Stephen Malkmus and the Jicks at Satyricon, March 4, 2008
Question: Why is a “secret show” advertised all over the Internet?
Answer: ‘Cause we need secrets. We need secrets crets crets crets crets crets back right now!
Pavement jokes aside, I'm still not sure why the Stephen Malkmus and the Jicks show at Satyricon on Tuesday night was given such a hush-hush tag. Even though it was labeled a “MySpace secret show,” the set wasn't much of a secret—which is bound to happen when the news leaks to most of the multimedia world one week before the album sees the light of day. So instead it was more a night of celebration; 200 or so of Portland's biggest Jicks fans gathering nice and close to see the band play songs officially released earlier in the day. Anyone expecting to hear old favorites was probably bummed, but tonight was all about Real Emotional Trash; Malkmus, ever the sly one, played all 10 tracks for the album in a slightly altered order.
It was a little strange that the mood for what was really a free CD release show for one of indie rock's poster boys was relatively somber, almost downbeat. The crack sound system didn't do much for Malkmus' vocals, and the crowd seemed rather timid considering that most of them had to wait in line at Music Millennium to receive a wristband and entry to the show. Almost no one was singing along or mouthing the words, even though the album has been available legally online for over a month (god bless Matador's Buy Early Get Now plan). Where were all the die-hard Pavement fans? The ones that rush to the front and shout for obscure b-sides (Dynamic Calories! The Sex Life of Robinson Crusoe!) instead of “Gold Soundz”? Where was the requisite annoying guy with the “Who the Fuck is Stephen Malkmus” shirt? (Okay, that dude was there.)
And then it dawned on me. Instead of singing along to every word, people loosely grooved along to the music. Lots of eyes were closed. Lots of feet were tapping. The crowd wasn't hanging onto every line about “Hopscotch Willie”—they were worshiping every solo, lick and weird noise coming out of his guitar. Even drummer Janet Weiss knew the score, when she agreed with the crowd before the first song, urging Malkmus to grab his axe and slay away. “Tuning is for pussies” she said matter-of-factly. Listen to the girl, Stephen—let your guitar guide you.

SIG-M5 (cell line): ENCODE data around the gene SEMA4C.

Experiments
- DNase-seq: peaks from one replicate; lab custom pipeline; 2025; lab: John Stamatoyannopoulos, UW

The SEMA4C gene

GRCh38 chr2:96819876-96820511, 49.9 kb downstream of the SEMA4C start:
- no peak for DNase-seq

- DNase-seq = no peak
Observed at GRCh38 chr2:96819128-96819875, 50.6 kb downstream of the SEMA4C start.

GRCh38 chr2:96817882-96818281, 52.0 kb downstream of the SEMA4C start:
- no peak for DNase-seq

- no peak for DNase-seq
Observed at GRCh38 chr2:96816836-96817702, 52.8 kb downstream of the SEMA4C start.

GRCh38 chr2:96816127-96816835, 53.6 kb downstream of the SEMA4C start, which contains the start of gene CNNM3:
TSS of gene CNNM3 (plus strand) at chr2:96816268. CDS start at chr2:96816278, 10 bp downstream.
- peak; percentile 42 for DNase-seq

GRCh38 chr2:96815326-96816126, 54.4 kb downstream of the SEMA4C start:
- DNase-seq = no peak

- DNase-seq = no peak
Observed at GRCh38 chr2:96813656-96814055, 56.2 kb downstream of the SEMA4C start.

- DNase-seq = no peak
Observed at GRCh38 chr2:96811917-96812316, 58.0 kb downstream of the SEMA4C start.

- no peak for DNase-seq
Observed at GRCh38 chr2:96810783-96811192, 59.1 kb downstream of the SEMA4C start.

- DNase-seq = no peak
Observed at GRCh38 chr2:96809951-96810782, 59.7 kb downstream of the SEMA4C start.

Real Emotional Trash is, more than anything, the Groundhogs-inspired guitar jam record Malkmus has been hinting at in pretty much every post-Terror Twilight interview. Though the album sounds pretty great on record, it really comes alive on stage—especially the longer material, like the 10 minute multi-part epic title track and set opener “Dragonfly Pie”—wherein each Jick was given amble opportunity to show off their chops and Janet Weiss could finally wail away on the drums. On record, the middle section of the title track, “Real Emotional Trash,” wastes almost a minute bridging the song from a slow country quasi-guitar ballad into a rollicking escape from California adventure—but in its live incarnation it was one of the best moments of the night.
My one real letdown with Real Emotional Trash was that Weiss' drums are buried way to low into the mix, slightly detracting from my ability to beat my desk like it's one massive kit. When you see the Jicks up close, you can see that Malkmus has always been lacking that powerhouse drummer—and let me tell you, Weiss is almost as much fun to watch as Malk is, her trademark fan blowing those unmistakable bangs as she hits each snare like the world is about to end. The Jicks new material is unfairly labeled as “jam band” music, and though certain songs tend to meander around and showcase Malkmus' guitar vocabulary, Weiss is always there to keep things in check.
Because the show was free, I didn't really expect an encore, but the band played “Church on White”—a gorgeous fan favorite and a song Malkmus penned about his friend and author Robert Bingham (the title refers to his old address in New York City) who passed away in 1999. Who knows if Pavement will ever get back together (though hints have been dropped as of late), but for one night, that was a secret I didn't even want to know about.
1. Dragonfly Pie
2. Hopscotch Willie
3. Cold Son
5. Out of Reaches
7. Real Emotional Trash
8. We Can't Help You
9. Elmo Delmo
10. Wicked Wanda
11. Encore – Church on White
Pre-show shenanigans and video of "Dragonfly Pie" from Dave Allen of Pampelmoose.com